Reprinted from TrustedPeer
Meet the Expert
Senior Advisor, The Bridgespan Group
- More than 40 years experience in strategic and operating leadership.
- Works with clients on issues of strategy and scale across a wide range of fields; particularly active with national networks serving disadvantaged youth populations, public education, and voluntary health networks.
- Has worked with more than 30 networks, including Boys and Girls Clubs of America, Big Brothers Big Sisters of America, YMCA, America’s Promise Alliance, Communities in Schools, NatureServe, Alzheimer's Association, Salvation Army, National Academy Foundation, Public Education Network, and United Way Worldwide.
- Joined Bridgespan after 13 years in the biotechnology industry – as chief strategic officer of Organogenesis, the first company to successfully develop a living human skin replacement product; president and CEO of T Cell Sciences; VP marketing and business development for Biogen; EVP and chief strategic officer for Biocode; and chief strategic officer for ImmuLogic.
- Before entering the biotech industry, Alan was a manager at Bain & Company and spent 13 years in the diesel engine industry.
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Optimizing Alignment, Impact and Sustainability of Nonprofit Networks
Senior Advisor, The Bridgespan Group
- The roles of the national center and its local organizations are misaligned.
- Typically with nonprofit networks, the national organization creates and sustains the brand and the local entities deliver the services. But things can get chaotic and out of alignment when reaching out to the community and funding sources. Program delivery is the responsibility of the local organizations, but program consistency, replication, and measurement are the national organization's responsibility.
A good example would be in data collection and reporting – often it's the case that the national organization raises the money and does the reporting, but the local organizations collect the data, and they're all collecting data in different ways. If you don't have a common reporting system for everyone and a network motivated to provide accurate and timely information, there will be problems in understanding what works across the network and in knowing how many beneficiaries are being helped. This leads to program inconsistencies, which wastes resources and lessens the appeal to funders.
- There is huge variation in capabilities among the local affiliates.
- The discrepancies between the capabilities of local organizations within a network can cause difficulties in reaching full potential for the network. Think for a moment about the YMCA. The Boston YMCA has a budget of $70 million and thousands of employees, but then there are other local YMCAs that have five to ten employees and a budget of $100,000-$200,000. Similar variations in scale and sophistication exist in just about every large network.
Managing across those discrepancies and capabilities while simultaneously aiming to deliver more impact through the national footprint is a real challenge. The national organization needs to think through whether to organize its field staff by geography or capabilities and focus of the local affiliates. BGCA went through a thoughtful and complete overhaul of its national field organization in 2012.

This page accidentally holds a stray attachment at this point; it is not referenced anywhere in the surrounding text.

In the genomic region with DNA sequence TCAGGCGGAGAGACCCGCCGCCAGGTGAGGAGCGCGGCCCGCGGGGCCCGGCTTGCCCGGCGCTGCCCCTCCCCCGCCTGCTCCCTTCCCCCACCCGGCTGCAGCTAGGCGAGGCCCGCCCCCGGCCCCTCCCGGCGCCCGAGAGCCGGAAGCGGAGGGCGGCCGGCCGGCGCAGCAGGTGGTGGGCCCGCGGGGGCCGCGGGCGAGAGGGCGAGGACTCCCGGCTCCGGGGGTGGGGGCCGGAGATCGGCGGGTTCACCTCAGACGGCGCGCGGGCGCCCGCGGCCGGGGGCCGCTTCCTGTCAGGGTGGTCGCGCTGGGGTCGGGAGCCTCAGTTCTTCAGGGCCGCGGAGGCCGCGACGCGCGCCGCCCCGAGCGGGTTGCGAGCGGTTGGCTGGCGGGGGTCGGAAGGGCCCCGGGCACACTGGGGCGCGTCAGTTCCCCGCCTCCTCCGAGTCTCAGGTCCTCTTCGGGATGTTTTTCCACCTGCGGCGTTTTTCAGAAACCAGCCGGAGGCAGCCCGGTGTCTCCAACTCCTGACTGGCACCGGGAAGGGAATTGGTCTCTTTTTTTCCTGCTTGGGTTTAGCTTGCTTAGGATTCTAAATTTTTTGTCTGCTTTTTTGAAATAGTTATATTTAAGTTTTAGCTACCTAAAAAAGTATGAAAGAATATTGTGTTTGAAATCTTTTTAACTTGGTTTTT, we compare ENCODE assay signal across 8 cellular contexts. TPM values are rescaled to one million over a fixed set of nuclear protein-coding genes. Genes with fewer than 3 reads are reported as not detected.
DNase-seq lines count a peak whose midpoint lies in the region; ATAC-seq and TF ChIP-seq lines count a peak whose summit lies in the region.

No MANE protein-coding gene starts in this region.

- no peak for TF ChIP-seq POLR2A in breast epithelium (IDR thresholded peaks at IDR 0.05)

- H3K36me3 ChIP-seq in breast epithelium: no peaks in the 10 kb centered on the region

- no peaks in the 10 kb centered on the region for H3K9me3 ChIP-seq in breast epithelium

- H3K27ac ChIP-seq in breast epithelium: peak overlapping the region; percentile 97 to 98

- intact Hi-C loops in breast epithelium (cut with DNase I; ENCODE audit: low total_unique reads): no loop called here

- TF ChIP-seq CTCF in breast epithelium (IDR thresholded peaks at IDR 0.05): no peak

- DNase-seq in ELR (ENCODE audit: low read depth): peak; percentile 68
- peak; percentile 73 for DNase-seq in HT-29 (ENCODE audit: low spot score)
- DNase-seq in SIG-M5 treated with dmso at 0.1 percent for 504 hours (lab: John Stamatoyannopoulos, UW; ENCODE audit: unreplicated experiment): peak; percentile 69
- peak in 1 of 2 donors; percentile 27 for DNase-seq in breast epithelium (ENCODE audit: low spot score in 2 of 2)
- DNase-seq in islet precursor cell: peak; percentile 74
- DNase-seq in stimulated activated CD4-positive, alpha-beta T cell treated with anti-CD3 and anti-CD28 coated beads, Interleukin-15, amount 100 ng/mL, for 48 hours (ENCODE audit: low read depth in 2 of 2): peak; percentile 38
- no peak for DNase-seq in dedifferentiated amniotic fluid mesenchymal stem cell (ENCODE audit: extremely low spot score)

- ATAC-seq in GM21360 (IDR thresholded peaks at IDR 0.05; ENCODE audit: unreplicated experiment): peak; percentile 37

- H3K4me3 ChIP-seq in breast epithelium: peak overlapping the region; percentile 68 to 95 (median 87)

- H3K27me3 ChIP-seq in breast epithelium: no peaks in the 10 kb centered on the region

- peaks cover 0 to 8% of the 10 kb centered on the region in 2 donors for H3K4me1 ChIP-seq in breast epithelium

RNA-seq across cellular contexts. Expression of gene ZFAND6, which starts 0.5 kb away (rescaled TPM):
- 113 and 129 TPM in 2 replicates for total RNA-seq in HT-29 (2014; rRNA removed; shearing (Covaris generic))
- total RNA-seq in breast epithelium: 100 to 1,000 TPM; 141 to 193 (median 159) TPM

- Converting local passion to performance can be a challenge.
- In the nonprofit world, people generally are underpaid and overworked. They're in the space because they care about the mission and about doing good things. But in many organizations, professional management is comparatively loose, and in terms of job performance, caring can be a substitute for getting things done. Plenty of people are kept on in the nonprofit world because of their commitment and not their competence.
As a network strives to develop performance and outcomes across the country, addressing the issues of needed skills, performance measurement, and belief that outcomes for the beneficiaries is more important than serving the passion of the employees within each affiliate is a big challenge.
- The local and national organizations don't trust each other.
- A lot of friction can arise over who owns the relationship with funders. Imagine for a moment a local branch that can get $10,000 from their local auto dealer to support local activities, but the national office thinks they can get a million to support the whole network. Everyone is worried that someone is going to make deals that will upset their own.
There's also mistrust over the communities served. Imagine a national office that wants effective programs across the board and imposes certain restrictions on what the local organizations can do, and the local organizations say, "But you don't know our community. That won't work here." It's an issue of control and perspective, and both sides often have legitimate arguments.
- Arguments over control take precedence over performance and impact.
- Too often, the local organizations want a degree of autonomy but the national organization wants a degree of consistency. They wind up arguing over who has control over what the programs are instead of over what is most effective to assist the target demographic. Focus on impact recedes because of authority and territorial issues, often to the detriment of the programs and activities.
Optimizing Alignment, Impact and Sustainability of Nonprofit Networks: Common Problems